Here are a few best practices your clients should follow to ensure that their environments are hardened against rigorous security and compliance standards:


security iconHardening checklist:

  • Install all security patches and have an easy way to show patches installed. 
  • Scan your servers and cloud for vulnerabilities (at least quarterly). 
  • Remediate vulnerabilities within a reasonable timeframe in an automated way, e.g., criticals within 96 hours, highs within two weeks, mediums within 60 days, lows within 90 days, and use Puppet or the configuration management tool of choice. Unresolved criticals and highs will set off big alarms with the auditors. 
  • Bake hardening and patches into images. When servers come up, they should be security- and compliance-“ready.” 
  • Build integration testing into your security if you don’t already have it, lest your regression testing be painful. 
  • Allow least privileges on ports in firewalls, network ACLs, security groups, iptables/firewalld, Windows Advanced Firewalls, and the like. Use Infrastructure as Code if and whenever possible. 
  • Use industry guides to help you harden.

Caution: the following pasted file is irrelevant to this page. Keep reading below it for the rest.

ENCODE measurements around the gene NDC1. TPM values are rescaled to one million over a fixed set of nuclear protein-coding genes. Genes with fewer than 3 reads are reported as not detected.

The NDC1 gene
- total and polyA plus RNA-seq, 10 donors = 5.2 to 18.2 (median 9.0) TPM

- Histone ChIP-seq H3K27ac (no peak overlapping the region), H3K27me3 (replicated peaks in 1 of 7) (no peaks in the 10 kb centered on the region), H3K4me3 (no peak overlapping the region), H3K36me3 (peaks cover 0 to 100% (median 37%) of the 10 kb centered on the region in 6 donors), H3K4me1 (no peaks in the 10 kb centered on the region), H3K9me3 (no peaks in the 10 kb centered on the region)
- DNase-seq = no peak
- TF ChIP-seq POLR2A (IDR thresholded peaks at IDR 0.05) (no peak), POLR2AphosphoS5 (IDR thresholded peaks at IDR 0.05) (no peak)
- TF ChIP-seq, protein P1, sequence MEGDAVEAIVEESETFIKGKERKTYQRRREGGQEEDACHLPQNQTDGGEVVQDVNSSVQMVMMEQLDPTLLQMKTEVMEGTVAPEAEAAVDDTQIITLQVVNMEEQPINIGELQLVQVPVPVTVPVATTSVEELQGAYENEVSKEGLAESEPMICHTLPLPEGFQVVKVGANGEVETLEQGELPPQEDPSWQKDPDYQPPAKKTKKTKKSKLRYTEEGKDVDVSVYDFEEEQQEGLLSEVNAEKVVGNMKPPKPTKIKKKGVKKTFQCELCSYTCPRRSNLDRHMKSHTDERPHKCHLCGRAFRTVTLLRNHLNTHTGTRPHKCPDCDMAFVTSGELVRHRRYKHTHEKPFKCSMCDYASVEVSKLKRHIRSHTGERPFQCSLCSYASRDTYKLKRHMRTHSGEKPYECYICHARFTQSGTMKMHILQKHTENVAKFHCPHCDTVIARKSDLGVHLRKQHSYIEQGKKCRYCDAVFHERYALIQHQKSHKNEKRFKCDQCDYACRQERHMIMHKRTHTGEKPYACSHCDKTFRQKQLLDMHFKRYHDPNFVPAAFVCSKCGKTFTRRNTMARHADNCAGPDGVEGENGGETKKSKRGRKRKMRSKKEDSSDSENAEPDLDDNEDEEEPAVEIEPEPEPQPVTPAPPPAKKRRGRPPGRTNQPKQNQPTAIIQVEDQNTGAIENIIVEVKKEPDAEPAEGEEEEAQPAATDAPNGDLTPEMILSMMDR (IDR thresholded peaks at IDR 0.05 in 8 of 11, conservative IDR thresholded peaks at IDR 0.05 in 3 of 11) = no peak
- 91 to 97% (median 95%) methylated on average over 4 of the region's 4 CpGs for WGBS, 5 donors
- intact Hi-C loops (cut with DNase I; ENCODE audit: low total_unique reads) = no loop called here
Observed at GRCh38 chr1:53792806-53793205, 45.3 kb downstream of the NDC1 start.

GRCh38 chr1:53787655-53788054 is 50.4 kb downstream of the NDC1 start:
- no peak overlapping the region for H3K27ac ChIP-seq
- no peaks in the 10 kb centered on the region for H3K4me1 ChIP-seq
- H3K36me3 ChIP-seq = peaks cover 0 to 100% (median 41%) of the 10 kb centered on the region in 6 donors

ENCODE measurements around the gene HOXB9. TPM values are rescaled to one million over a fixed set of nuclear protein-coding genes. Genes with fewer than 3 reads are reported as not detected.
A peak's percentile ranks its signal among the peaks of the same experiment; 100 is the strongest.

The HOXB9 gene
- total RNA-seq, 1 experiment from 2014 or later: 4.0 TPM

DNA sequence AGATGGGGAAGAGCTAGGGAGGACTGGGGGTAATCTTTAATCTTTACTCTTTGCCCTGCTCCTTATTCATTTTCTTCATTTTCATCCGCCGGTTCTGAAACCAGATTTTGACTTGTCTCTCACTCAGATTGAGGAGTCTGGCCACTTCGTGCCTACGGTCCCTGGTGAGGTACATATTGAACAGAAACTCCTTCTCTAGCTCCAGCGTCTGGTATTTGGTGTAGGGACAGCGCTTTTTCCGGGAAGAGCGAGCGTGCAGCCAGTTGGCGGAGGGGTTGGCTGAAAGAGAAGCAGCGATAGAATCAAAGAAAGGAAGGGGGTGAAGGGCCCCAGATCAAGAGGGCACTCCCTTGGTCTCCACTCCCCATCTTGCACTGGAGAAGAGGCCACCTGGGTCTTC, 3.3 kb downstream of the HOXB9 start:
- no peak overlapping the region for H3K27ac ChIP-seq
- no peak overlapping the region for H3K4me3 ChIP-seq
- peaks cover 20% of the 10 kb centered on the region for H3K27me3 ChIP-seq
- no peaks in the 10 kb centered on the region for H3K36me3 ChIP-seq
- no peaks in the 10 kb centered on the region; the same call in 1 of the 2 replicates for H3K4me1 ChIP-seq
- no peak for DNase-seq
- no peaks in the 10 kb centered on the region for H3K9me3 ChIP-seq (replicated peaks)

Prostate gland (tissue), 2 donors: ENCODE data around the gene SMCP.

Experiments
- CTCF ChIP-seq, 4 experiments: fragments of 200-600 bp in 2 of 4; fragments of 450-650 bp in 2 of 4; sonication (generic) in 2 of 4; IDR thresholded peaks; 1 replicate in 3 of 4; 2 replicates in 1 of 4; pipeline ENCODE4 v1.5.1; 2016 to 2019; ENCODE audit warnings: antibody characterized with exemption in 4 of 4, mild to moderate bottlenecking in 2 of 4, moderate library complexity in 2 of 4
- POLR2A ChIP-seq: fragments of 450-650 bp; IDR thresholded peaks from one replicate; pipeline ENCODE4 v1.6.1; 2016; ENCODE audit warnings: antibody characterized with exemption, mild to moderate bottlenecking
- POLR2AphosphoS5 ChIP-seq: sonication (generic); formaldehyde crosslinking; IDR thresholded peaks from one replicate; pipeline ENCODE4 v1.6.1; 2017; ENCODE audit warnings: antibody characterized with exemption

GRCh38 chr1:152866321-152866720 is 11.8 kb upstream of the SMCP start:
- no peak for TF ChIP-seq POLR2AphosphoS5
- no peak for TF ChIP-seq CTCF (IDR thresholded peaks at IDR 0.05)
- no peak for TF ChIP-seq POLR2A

• Don’t shoot for 100 percent up front but make reasonable progress. This is what auditors expect to see. 
  • Use tools to help you scan and harden. 
  • Keep a compliance dashboard.


CloudCheckr Security and Compliance in Action

Eplexity uses CloudCheckr to remediate vulnerabilities in customers’ cloud platforms and build secure, Well-Architected AWS environments.

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woman looking at computer


Log More, Retain as Required

Auditors want proof. Screenshots suffice for some things, but most often it is the logs that provide evidence. Auditors want to see that the appropriate logs are being shipped and archived, that they are protected, and that they are maintained for the required time (which varies by control). Each control will specify the minimum; always check the documentation.

Most importantly, when an application touches sensitive data, such as PII, ePHI, or PHI, ensure that access is logged. Wherever customers store sensitive data, ensure that it is accredited for the control. For example, if you are placing ePHI in Amazon S3, ensure that Amazon S3 is certified for HIPAA (it is).